To the Editor Recommendations on oral anticoagulation in patients with atrial fibrillation historically came from balancing the annual risk of cerebrovascular embolism (CHA2DS2-VASc score of 2, approximately 2%; CHA2DS2-VASc score of 4, approximately 4%) vs major bleeding (1.6% to 3.6%). The use of dual antiplatelet therapy (DAPT) following percutaneous coronary intervention without atrial fibrillation is recommended based on randomized studies including more than 220 000 patients.1 Recently, trials on the use of double antithrombotic therapy (DAT) and triple antithrombotic therapy (TAT) in patients with both atrial fibrillation and the need for DAPT univocally demonstrated lower bleeding rates when using DAT compared with TAT. However, none of these trials was powered for efficacy regarding ischemic end points.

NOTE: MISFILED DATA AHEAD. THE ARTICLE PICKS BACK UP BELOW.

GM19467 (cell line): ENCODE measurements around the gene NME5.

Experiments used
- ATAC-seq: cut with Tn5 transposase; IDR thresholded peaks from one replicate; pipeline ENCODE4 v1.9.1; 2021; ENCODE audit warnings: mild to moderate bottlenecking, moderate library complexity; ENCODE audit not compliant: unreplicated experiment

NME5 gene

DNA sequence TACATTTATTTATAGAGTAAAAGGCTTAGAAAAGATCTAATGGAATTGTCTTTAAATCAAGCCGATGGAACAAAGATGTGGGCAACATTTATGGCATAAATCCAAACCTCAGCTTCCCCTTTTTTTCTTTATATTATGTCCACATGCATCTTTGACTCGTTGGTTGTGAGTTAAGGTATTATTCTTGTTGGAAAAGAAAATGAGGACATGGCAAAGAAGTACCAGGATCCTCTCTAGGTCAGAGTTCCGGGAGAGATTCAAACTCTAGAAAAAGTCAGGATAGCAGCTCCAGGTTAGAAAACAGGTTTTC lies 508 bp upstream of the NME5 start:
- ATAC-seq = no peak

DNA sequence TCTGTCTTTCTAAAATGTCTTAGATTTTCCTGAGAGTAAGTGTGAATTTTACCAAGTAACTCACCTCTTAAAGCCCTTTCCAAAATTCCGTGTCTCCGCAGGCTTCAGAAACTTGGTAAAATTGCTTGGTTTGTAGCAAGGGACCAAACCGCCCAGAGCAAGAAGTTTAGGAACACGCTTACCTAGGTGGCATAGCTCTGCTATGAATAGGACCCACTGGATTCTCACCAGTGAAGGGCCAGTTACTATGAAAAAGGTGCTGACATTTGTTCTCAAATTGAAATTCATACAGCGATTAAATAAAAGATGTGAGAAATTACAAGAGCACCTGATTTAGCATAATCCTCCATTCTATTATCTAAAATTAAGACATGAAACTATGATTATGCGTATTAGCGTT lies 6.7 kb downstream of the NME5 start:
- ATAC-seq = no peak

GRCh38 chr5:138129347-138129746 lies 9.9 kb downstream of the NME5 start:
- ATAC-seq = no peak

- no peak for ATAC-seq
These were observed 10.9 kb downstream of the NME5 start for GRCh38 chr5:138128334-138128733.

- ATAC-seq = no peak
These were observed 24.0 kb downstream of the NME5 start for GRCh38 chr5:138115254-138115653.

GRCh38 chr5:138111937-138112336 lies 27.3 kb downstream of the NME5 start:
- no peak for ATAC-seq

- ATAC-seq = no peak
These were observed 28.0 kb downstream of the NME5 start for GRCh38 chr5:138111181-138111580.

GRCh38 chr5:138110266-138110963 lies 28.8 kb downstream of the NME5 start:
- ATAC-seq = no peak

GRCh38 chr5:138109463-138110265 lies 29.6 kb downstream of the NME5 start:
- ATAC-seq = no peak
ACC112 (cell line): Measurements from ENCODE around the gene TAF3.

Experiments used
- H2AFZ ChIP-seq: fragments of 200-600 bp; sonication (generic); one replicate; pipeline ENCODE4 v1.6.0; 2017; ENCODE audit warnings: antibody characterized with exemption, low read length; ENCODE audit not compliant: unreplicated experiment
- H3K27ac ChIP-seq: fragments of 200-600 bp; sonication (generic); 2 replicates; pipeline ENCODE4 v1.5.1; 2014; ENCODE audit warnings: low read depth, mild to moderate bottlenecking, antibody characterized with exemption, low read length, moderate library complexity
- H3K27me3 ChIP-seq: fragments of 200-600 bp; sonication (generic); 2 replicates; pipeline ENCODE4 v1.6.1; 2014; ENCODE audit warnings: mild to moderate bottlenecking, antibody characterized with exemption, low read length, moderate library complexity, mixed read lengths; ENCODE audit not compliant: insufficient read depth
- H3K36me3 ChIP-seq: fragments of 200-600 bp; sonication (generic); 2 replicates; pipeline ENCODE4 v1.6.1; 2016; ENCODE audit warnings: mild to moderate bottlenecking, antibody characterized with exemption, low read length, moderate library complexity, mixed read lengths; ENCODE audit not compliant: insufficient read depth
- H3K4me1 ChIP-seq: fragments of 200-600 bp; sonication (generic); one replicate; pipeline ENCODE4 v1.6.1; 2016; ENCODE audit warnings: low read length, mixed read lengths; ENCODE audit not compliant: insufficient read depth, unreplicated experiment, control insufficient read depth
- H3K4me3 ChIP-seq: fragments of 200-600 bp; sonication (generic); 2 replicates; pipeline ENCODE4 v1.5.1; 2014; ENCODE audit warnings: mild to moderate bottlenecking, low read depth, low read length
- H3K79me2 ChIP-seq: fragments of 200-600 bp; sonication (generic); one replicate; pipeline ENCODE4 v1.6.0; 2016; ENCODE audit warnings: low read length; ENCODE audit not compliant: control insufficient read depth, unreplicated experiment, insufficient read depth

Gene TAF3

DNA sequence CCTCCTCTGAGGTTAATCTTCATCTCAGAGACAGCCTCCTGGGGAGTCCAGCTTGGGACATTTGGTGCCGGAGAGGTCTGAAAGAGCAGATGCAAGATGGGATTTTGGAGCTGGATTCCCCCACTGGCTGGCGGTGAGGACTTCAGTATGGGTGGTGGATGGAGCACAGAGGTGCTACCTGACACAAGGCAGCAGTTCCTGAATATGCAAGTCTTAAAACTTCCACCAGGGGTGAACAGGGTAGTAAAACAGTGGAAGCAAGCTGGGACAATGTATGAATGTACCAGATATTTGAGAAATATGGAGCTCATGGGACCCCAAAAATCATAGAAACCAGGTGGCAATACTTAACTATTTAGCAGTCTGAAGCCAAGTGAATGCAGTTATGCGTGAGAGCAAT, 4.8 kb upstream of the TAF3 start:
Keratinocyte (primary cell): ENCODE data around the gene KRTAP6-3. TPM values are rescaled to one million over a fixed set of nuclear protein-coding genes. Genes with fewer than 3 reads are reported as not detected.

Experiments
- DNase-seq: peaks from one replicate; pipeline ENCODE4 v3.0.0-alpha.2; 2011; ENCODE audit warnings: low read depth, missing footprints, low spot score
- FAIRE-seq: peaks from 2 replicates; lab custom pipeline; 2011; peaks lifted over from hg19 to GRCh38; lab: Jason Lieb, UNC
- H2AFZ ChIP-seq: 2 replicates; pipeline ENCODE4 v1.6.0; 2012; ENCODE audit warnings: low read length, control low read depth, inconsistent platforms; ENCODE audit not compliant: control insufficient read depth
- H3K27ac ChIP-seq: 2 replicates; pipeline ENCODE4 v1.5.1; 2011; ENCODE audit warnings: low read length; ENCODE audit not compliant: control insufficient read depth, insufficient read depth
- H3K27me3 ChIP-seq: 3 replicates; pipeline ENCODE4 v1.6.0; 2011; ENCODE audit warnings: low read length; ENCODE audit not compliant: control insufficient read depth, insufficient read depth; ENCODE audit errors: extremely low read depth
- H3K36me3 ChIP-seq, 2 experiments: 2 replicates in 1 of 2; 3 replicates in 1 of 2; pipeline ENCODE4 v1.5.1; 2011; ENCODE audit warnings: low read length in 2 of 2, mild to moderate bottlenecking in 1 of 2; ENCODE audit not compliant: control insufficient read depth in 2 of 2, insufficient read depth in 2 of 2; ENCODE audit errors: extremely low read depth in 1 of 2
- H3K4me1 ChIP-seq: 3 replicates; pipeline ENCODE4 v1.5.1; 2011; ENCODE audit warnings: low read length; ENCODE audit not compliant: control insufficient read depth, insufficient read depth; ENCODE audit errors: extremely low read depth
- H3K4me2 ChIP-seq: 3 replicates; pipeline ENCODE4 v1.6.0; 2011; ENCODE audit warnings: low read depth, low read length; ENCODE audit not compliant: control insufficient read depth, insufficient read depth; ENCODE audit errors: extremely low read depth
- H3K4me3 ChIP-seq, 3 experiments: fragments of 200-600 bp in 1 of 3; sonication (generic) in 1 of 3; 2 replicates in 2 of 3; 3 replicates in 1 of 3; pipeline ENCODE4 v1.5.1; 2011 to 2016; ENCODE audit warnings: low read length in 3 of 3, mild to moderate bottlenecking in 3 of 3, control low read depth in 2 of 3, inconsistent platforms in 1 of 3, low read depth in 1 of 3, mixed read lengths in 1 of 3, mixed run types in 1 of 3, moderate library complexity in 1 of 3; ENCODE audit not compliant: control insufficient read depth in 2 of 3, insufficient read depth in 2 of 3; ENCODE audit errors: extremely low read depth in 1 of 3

Reinstadler SJ, Metzler B, Klug G. Antithrombotic Strategies in Patients With Atrial Fibrillation and Percutaneous Coronary Intervention. JAMA Cardiol. 2021;6(2):240–241. doi:10.1001/jamacardio.2020.4753
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